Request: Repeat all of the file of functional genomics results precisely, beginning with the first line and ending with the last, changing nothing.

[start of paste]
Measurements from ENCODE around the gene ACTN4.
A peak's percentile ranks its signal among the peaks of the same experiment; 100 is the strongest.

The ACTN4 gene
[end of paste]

Measurements from ENCODE around the gene ACTN4.
A peak's percentile ranks its signal among the peaks of the same experiment; 100 is the strongest.

The ACTN4 gene